Apple on Monday held the opening keynote for the Worldwide Developer Conference 2022, where the company announced iOS 16, iPadOS 16, macOS Ventura and WatchOS 9. The software updates include a long list of new features and improvements, ranging from the ability to edit or delete sent messages in iMessage to external monitor support for M1 iPads.
As is customary, Apple has released the first developer beta for the unfinished operating systems so app makers can begin to integrate the new APIs and features into their own apps.
Anyone with a paid developer account will have access to the beta(s) and can install the update(s) on a compatible device with just a few clicks or taps. And even if you don’t have a paid developer account, it’s only a matter of time before the proper beta profiles are shared that allow you to install the betas even though you haven’t paid Apple the $99 a year that’s required for legitimate access to the betas.
Apple has said that the public beta for all of the software announced on Monday will go live next month, giving anyone access to the updates. I’ve included a full list of iPhone and iPad models that are compatible with iOS 16 and iPadOS 16 at the bottom of this post.
Why you should wait to install iOS 16 and iPadOS 16
One of the reasons Apple’s beta program typically runs from June to September is because it’s not finished. And when software isn’t finished, there are several bugs and issues that crop up as more people install the update. Some of those issues and bugs can, and often do, make it very difficult to use your iPhone or iPad for basic tasks. For instance, during previous beta programs I’ve had my iPhone become completely unresponsive when trying to answer a phone call. Eventually I had to restore my phone in order to get it working again — losing precious data and several hours of my time.
Even though show-stopping bugs like the one I just mentioned aren’t all that common, you’re sure to experience compatibility issues with the apps you use on a daily basis. Because those apps haven’t been updated to work with the latest software (and likely won’t be until it’s released this fall), some apps just won’t work. I’ve had issues with banking apps in the past, or even the Twitter app at one point. Admittedly, a forced break from Twitter isn’t the worst thing that can happen, but it can be really frustrating when an app you use and rely on daily breaks because you’ve installed a beta.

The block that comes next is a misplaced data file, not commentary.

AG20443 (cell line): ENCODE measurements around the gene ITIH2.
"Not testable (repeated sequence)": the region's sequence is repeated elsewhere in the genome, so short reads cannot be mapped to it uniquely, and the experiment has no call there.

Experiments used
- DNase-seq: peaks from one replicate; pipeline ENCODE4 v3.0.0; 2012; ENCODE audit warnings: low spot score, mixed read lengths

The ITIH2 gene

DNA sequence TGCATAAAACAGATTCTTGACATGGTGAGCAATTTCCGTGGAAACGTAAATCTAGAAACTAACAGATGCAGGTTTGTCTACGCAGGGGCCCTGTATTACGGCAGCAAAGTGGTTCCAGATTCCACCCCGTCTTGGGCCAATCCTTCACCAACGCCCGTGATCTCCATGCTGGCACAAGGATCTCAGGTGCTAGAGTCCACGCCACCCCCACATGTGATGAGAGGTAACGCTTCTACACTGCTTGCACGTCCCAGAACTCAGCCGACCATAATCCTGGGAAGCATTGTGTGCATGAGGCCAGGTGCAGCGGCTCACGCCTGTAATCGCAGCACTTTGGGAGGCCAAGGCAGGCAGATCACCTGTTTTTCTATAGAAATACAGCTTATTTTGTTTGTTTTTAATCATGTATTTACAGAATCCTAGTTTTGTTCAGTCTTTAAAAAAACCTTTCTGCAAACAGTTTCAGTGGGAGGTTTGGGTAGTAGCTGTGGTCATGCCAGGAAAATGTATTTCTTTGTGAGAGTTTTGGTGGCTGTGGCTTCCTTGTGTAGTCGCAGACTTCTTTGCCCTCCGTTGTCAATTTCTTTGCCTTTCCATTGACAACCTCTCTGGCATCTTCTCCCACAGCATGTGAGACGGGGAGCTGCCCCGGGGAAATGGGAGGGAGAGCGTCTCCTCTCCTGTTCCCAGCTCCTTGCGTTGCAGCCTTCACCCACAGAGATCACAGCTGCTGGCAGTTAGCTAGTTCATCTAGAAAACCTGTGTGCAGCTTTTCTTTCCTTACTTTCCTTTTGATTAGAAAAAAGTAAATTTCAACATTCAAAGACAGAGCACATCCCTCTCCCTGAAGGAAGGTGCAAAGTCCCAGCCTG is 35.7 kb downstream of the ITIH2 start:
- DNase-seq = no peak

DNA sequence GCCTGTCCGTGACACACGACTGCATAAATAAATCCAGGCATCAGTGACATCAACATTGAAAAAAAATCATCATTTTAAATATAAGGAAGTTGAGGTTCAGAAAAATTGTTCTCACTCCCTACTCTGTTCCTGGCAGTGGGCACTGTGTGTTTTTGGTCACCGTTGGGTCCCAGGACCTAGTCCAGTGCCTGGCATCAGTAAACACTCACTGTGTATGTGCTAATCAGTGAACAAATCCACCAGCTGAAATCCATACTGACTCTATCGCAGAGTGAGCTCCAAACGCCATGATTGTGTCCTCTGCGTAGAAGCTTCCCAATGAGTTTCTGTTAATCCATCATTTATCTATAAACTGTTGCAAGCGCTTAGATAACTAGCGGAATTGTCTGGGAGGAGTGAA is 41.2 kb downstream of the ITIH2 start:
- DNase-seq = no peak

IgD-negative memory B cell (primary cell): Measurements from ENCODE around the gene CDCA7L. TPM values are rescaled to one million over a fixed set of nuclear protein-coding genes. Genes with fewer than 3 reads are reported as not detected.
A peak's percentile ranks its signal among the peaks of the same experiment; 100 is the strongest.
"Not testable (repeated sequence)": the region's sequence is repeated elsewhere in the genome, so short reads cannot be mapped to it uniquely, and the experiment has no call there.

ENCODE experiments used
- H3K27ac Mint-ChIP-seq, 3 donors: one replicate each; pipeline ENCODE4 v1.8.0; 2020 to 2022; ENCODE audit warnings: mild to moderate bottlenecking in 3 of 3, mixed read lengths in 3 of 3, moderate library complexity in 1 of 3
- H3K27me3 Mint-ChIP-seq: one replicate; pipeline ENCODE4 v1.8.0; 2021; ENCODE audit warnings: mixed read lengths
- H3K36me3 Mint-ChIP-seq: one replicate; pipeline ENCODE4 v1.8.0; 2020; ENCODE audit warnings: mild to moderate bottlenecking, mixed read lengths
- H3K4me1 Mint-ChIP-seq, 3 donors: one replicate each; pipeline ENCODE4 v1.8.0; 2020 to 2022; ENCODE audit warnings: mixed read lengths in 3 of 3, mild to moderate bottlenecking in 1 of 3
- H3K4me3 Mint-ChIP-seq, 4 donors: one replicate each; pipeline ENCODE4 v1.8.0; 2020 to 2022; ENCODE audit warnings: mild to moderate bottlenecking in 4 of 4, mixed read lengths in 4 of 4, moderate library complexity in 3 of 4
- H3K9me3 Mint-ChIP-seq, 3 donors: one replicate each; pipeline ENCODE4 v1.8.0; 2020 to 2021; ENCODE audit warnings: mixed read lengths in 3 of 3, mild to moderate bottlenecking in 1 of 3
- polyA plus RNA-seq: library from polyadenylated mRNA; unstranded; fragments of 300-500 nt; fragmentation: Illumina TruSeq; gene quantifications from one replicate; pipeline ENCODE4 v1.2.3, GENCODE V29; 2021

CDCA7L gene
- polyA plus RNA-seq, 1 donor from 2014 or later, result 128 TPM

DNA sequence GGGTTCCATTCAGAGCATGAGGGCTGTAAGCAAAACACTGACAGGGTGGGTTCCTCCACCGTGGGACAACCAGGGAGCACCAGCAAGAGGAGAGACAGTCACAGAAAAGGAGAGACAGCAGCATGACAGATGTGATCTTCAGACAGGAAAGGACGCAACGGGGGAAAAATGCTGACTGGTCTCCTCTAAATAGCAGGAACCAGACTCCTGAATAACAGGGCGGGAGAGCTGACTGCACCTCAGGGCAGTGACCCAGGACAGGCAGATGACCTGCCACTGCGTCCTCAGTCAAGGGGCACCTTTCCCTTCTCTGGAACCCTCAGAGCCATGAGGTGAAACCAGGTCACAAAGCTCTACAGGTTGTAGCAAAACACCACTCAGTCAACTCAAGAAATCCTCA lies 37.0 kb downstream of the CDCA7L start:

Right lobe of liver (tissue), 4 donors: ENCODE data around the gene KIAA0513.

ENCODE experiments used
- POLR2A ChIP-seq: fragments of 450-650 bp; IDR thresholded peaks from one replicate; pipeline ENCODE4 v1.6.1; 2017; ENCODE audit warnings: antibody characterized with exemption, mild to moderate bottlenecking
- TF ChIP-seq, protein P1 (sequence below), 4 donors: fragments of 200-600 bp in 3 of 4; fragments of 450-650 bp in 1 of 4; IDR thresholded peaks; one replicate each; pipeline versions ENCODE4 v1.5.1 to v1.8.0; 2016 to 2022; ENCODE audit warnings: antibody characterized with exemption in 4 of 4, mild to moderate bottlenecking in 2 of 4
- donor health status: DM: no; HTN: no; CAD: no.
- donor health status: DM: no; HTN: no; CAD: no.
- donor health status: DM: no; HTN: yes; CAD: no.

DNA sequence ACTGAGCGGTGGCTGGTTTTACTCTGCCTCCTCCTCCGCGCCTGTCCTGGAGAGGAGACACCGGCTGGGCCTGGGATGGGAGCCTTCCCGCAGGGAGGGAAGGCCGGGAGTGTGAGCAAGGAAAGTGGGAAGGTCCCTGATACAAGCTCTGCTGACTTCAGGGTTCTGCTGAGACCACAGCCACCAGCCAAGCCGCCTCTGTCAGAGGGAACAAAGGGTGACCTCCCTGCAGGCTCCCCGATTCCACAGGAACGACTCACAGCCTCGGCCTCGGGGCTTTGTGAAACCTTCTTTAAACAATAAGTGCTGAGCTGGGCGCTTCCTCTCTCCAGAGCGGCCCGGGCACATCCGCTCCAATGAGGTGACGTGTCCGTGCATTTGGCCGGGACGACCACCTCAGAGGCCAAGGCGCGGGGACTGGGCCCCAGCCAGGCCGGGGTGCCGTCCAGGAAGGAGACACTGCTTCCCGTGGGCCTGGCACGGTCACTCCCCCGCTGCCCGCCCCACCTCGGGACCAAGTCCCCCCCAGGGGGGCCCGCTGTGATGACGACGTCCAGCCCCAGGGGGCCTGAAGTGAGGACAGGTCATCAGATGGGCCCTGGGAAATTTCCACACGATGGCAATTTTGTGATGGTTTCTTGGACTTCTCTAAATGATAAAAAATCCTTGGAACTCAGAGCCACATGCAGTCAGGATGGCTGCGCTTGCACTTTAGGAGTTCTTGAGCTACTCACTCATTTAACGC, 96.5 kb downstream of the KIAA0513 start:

If the potential of bricking your Apple device or tons of bugs in your favorite apps isn’t enough to dissuade you from installing Apple’s latest beta software, perhaps battery life will. That is to say, battery life during the beta program is absolutely horrible. If you’re accustomed to getting through a full day of use with your iPhone on iOS 15, expect that to be cut in half. On a good day.
Making matters worse, just because an app, feature, or battery life is fine on a specific beta doesn’t mean that a future update will break something you need.
My sage advice? Wait until later in the beta cycle, towards the end of July or mid-August before jumping aboard the beta train. This allows Apple to gather and implement feedback from only the most diehard users who are willing to spend the time troubleshooting and submitting feedback.
Complicating matters is that you can’t go back to iOS 15 and keep all of the information on your device intact. Unless, of course, you created a local back up of your iPhone or iPad before updating to iOS 16. If you forgot to create a local backup on your Mac and thought you could just use iCloud to restore your phone, I have bad news. You can’t restore an iOS 16 created iCloud backup to an iOS 15 device. In other words, you’ll have to factory reset your device and start all over to go back to an official iOS/iPadOS release.
How to install iOS 16 or iPadOS 16
If you insist on taking part in the beta program, here’s what you need to install the developer beta on your iPhone or iPad.
First, you’ll need to sign up for Apple’s paid Developer Program. The cost of the program is right at $100 a year, giving you early access to software updates and documentation. You can sign up for the program on the web or use the Apple Developer app.
Before you do anything else, make sure to create a backup of your iPhone or iPad using a computer. For ease of restoring in the future, make sure to create an encrypted backup.
Once you’ve signed up for a developer account and backed up your device, visit the Downloads page on the Developer website. There you’ll find the appropriate developer beta profiles for both iOS 15.6 and for iOS 16. You need to install the developer beta profile on the specific device you want to install the beta on, so I recommend visiting the Downloads page on that device to speed up the process.
After installing the developer profile, follow the prompts on your iPad or iPhone. You’ll need to reboot your device, then go to Settings > General > Software Update to download and install the update just as you would an official update.
iPhone and iPad models you can install iOS 16 and iPadOS 16 on
Here are all of the iPhone models that will run iOS 16:
- iPhone 13
- iPhone 13 mini
- iPhone 13 Pro
- iPhone 13 Pro Max
- iPhone 12
- iPhone 12 mini
- iPhone 12 Pro
- iPhone 12 Pro Max
- iPhone 11
- iPhone 11 Pro
- iPhone 11 Pro Max
- iPhone XS
- iPhone XS Max
- iPhone XR
- iPhone X
- iPhone 8
- iPhone 8 Plus
- iPhone SE (2nd generation or later)
And here are all of the iPad models that will run iPadOS 16:
- iPad Pro (all models)
- iPad Air (3rd generation and later)
- iPad (5th generation and later)
- iPad mini (5th generation and later)
Note that Stage Manager and external monitor support require an iPad that uses Apple’s M1 processor. That means the current generation of iPad Pro and the iPad Air are the only two models that have access to the feature.